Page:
soil_moisture_mh_sep

To get more insight at fine scale, you can write to us at contact@aapahinnovations.com.

  1. http://www.deccanchronicle.com/nation/current-affairs/140616/imd-tells-farmers-to-postpone-sowing-as-monsoon-delayed-in-maharashtra.html []
  2. http://economictimes.indiatimes.com/news/politics-and-nation/late-monsoon-surge-to-shower-relief-on-states-at-drought-risk/articleshow/60775218.cms []

Mapping India’s farmland from space

In India, 72 % of the farmers hold less than 2 ha of land, out of which approximately two-third has less than 0.5 ha of land, based on the latest available agriculture census (see Figure 1). With more than a lakh farmers falling in this category, the regular maintenance of the farm records (farming type, type of crop, health of the crop, water stress, etc.) is a humongous task. While agriculture is influenced by factors varying from farm to farm and requires information tailored to the local scale1. Due to the lack of proper data, the unit of the various government schemes is not an individual farmer, but rather a larger administrative unit (e.g. a village, panchayat, taluka, tehsil, district, etc.).

Once such large scheme is crop insurance (Pradhan Mantri Fasal Bima Yojna(PMFBY)) which aims to provide protection to farmer against losses caused by crop failure and thereby ensuring stability in farm income2. Due to the tedious effort required in collecting the data at the farm scale, the crop insurance is implemented using the homogeneous area approach. However, the cause of crop failure varies from farm to farm and a significant variation is observed within a village.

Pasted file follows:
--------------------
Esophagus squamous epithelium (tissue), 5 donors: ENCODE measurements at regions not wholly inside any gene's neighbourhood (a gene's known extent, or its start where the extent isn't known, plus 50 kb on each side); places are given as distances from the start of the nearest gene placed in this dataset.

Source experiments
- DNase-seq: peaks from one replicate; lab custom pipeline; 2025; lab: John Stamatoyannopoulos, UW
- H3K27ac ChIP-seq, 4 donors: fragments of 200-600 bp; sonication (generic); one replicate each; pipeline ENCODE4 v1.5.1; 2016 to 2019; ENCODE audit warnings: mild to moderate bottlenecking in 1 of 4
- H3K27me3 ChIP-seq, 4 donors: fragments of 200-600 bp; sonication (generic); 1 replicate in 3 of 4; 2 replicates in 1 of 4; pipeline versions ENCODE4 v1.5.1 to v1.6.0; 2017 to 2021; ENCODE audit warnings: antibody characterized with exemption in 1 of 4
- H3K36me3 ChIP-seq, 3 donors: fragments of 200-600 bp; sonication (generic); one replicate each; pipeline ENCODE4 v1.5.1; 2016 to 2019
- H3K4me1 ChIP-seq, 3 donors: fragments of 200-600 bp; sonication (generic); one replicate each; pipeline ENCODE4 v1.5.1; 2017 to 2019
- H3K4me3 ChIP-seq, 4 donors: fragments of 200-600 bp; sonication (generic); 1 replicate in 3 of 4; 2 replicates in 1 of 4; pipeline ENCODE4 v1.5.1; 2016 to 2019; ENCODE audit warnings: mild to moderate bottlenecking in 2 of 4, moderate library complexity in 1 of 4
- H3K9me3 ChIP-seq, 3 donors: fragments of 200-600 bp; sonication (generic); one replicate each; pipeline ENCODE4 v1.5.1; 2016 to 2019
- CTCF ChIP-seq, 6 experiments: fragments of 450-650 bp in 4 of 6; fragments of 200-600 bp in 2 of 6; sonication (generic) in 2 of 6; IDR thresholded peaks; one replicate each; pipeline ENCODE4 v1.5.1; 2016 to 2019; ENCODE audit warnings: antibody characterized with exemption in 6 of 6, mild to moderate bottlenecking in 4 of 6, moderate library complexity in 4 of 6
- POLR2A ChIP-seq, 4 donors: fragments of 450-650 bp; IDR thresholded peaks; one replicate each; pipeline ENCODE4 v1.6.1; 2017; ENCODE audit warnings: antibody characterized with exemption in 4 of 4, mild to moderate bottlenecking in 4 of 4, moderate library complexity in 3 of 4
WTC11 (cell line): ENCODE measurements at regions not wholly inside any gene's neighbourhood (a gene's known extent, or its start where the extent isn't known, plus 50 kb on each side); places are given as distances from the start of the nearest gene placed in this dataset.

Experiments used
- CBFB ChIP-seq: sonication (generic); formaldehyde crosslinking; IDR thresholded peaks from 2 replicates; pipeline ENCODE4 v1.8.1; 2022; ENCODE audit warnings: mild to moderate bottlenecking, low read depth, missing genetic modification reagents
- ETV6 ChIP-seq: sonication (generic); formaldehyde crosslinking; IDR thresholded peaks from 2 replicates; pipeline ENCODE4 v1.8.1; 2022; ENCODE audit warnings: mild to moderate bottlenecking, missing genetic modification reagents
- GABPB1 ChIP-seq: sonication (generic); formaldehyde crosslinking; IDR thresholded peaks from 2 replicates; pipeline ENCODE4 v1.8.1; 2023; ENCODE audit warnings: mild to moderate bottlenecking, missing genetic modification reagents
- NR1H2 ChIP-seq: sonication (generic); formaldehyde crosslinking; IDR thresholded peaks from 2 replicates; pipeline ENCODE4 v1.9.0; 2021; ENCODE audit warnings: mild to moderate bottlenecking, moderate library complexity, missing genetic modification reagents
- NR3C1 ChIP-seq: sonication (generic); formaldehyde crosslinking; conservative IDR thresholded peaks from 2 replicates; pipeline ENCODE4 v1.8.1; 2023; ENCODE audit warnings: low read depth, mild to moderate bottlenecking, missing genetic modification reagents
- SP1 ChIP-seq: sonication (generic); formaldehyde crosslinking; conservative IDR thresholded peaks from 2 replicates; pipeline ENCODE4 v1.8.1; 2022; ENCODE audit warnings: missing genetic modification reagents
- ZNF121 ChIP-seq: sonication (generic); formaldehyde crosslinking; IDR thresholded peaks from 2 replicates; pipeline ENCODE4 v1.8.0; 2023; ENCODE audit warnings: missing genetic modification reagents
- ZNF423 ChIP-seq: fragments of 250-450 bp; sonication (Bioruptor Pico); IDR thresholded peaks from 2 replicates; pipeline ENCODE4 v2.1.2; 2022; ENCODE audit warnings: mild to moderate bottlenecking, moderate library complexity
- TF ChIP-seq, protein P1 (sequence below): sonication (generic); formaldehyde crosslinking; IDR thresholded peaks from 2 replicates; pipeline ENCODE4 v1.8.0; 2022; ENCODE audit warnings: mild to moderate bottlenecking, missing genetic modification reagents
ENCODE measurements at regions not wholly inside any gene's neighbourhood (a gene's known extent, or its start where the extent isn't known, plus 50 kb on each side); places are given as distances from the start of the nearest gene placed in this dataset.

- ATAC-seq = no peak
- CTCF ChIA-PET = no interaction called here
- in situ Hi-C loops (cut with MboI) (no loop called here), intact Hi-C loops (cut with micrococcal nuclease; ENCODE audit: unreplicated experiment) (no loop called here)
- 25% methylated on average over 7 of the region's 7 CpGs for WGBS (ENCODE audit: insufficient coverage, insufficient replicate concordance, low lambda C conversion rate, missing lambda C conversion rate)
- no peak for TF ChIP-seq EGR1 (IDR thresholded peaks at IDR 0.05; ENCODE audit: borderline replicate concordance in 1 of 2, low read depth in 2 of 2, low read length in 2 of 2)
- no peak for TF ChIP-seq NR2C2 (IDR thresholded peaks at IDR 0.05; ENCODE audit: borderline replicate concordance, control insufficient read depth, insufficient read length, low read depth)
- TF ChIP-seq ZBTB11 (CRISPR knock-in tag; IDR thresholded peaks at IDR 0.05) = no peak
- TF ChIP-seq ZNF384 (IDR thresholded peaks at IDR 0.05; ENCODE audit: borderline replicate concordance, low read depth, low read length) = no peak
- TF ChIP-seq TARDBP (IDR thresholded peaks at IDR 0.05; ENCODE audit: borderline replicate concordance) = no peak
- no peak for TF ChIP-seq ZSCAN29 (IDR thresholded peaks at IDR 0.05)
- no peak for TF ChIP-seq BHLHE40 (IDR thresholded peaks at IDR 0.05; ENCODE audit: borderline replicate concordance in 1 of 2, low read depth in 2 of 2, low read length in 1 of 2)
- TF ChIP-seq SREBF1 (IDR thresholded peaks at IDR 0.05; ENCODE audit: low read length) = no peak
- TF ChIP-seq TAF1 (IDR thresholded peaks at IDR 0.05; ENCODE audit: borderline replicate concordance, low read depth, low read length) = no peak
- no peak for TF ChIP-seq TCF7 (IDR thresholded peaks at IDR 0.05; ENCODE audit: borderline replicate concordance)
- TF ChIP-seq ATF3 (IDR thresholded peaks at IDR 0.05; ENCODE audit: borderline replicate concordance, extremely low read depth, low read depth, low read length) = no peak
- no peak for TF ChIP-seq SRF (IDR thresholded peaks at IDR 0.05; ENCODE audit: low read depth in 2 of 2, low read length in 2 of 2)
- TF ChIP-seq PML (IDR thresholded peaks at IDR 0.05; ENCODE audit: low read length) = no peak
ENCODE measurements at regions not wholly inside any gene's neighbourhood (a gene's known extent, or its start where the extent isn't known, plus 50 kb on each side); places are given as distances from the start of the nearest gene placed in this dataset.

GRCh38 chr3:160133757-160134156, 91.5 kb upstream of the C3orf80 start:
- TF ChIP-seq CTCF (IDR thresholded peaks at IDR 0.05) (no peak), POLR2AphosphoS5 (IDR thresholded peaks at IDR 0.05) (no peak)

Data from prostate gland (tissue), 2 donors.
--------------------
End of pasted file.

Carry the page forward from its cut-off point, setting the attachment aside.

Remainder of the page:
A possible solution to collect the data at farm scale is the satellite remote sensing. The availability of higher resolution satellite in microwave bands which are capable of penetrating clouds makes it possible to collect the data at farm scale in all weather conditions. As an example, the active microwave (RADARSAT-2) estimated soil moisture for the farms in Chamarajnagar district of Karnataka, India is shown in the above figure. The satellite estimated soil moisture was validated using the 1262 data points spanning over 4 years in 50 farms3. During the validation, the mean Root Mean Squared Error was observed to be around 0.04–0.06 m3/m3 indicating the good retrieval of soil moisture from satellite data at the farm scale.

  1. http://www.aapahinnovations.com/psychology-low-penetration-crop-insurance/ []
  2. http://www.economicsdiscussion.net/india/crop-insurance/crop-insurance-need-advantages-and-nature-india/21606 []
  3. http://www.mdpi.com/2072-4292/7/6/8128/htm []

Weather Forecasting

The satellite soil moisture can provide the estimate of evaporation and transpiration. The information on the evaporation from the land surface and transpiration from plants can be used to enhance the short and medium term weather forecast.

The weather forecast would help us in preparing for the calamities like flood and in short-term irrigation planning.

Integrated Water Management Programme (IWMP)

The primary objective of IWMP is to address the issue of soil degradation & moisture conservation in the rain-fed areas of the state.

The satellite soil moisture can help in the assessment of the impact of the watershed management programme on agriculture. The availability of long term (before and after the project is executed) soil moisture data can help in evaluating the impact of a water resources project. The long-term monitoring minimizes the influence on extreme events on the assessment. Comparison of projects can be done to identify the management practices being more effective.

Estimates of evapotranspiration can be used to quantify crop water productivity—the amount of marketable crops (for example, kilograms of grain) produced per cubic meter of water consumed to grow that crop.